ILVO is the EU reference laboratory for antibiotics and the national reference laboratory of Belgium. ILVO performs screening test validations according to the European Commission Central Reference Laboratory Screening Test Guidelines also being adopted by the International Dairy Federation.
The Charm Cow Side II test is a broad spectrum inhibition typically used for the screening of raw commingled milk and ultra-pasteurized cow’s milk. The test detects all major classes of antibiotics including: beta-lactams, sulfonamides, tetracyclines, macrolides, and aminoglycosides, the company said in a press release.
“The test serves as a confirmation of the farmers’ process control on a daily basis and that they have control over their medicine cabinet. Meaning that no detectable antibiotics from treated animals were accidentally milked and put into the milk supply,” Bob Salter, VP of regulatory affairs for Charm Sciences, told DairyReporter.
According to Salter, the dairy farmer can easily take a milk sample from their farm tank and run a test before it is picked up by the milk processor to show that the milk has an undetectable level of antibiotics.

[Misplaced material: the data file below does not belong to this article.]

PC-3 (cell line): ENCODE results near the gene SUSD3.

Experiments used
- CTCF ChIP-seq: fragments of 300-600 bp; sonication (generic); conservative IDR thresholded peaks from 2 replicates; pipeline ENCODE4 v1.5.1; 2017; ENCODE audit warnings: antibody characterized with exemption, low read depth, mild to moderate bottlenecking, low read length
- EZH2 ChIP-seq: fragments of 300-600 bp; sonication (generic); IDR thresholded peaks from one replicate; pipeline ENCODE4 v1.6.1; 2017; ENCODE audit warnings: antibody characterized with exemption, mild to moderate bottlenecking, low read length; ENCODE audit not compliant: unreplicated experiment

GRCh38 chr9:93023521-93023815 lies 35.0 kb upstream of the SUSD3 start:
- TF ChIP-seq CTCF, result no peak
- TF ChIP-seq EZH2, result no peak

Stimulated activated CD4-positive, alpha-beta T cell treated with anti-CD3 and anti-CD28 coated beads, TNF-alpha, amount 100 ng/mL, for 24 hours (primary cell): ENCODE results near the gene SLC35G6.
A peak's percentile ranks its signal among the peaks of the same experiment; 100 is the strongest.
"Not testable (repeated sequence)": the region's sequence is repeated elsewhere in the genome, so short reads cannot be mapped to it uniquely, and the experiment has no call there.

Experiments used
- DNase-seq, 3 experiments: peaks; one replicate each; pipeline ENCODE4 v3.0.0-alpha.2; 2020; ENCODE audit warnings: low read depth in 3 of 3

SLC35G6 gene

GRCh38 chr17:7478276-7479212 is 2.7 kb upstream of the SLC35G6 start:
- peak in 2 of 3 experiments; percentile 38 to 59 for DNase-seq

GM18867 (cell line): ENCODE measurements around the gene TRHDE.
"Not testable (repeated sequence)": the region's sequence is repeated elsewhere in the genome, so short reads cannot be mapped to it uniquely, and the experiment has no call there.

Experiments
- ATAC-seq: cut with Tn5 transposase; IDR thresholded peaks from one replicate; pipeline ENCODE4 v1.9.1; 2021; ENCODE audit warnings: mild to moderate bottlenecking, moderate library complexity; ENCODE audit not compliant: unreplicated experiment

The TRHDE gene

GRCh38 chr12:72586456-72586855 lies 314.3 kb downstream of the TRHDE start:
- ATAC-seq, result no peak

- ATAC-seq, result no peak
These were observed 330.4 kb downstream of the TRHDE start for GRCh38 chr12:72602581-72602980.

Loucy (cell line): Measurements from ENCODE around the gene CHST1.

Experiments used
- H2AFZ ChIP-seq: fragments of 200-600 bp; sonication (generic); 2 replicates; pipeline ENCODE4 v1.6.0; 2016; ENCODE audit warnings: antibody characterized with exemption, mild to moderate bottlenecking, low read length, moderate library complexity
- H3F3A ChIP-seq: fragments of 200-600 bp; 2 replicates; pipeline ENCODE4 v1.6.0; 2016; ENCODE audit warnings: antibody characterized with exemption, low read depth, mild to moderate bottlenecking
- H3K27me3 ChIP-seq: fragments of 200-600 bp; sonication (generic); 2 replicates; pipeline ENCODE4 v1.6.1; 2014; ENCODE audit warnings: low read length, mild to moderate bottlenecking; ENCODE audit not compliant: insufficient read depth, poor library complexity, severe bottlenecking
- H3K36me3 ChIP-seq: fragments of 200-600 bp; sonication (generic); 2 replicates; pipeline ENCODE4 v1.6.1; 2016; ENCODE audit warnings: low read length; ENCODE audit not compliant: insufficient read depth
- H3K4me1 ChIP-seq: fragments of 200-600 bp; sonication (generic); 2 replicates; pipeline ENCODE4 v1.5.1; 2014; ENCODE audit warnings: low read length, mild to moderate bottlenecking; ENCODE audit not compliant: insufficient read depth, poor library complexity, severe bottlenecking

“It gives the farmer a lot more confidence that they’re not at risk for having it turned away [at the receiving dairy]. If he does detect a problem, he doesn’t have to offer it [the milk] for sale and it can then be corrected without involving additional penalty besides loss of sale of milk.”
Significance and opportunity for ILVO in the US
“ILVO Validation is not very well known here in the US, but it’s being talked about now,” Salter said.
“There are other protocols for validating methods here in the US that are similar to what they do in Europe, but there’s no reason why they [ILVO] couldn’t be recognized as a third party lab validation here in the US. It’s just that the drugs and levels that they [ILVO] study are not always so pertinent to the US,” Salter said.
According to Charm Sciences, the Charm Cow Side II test can detect eleven drugs at or below US target levels and 30 drugs at or below EU MRLs (maximum residue levels).
How the Charm test fits into FSMA
Food Safety Modernization Act (FSMA) compliance for most US dairy processors goes into full effect in September 2018, according to the FDA.
A section of that compliance requires that all food processors have a food safety plan that includes a science-based risk assessment and risk-based preventative controls to manage hazards such as antibiotic contamination in milk.
“This [Cowside II] test is a very good verification of process control at the farm and of raw material coming into the dairy. Dairies are not only doing the beta-lactams tests as they come into the dairy but now they have a very wide net of other antibiotics that could potentially be used on farm samples that are verifying antibiotics are not detectable in the milk supply,” Salter said.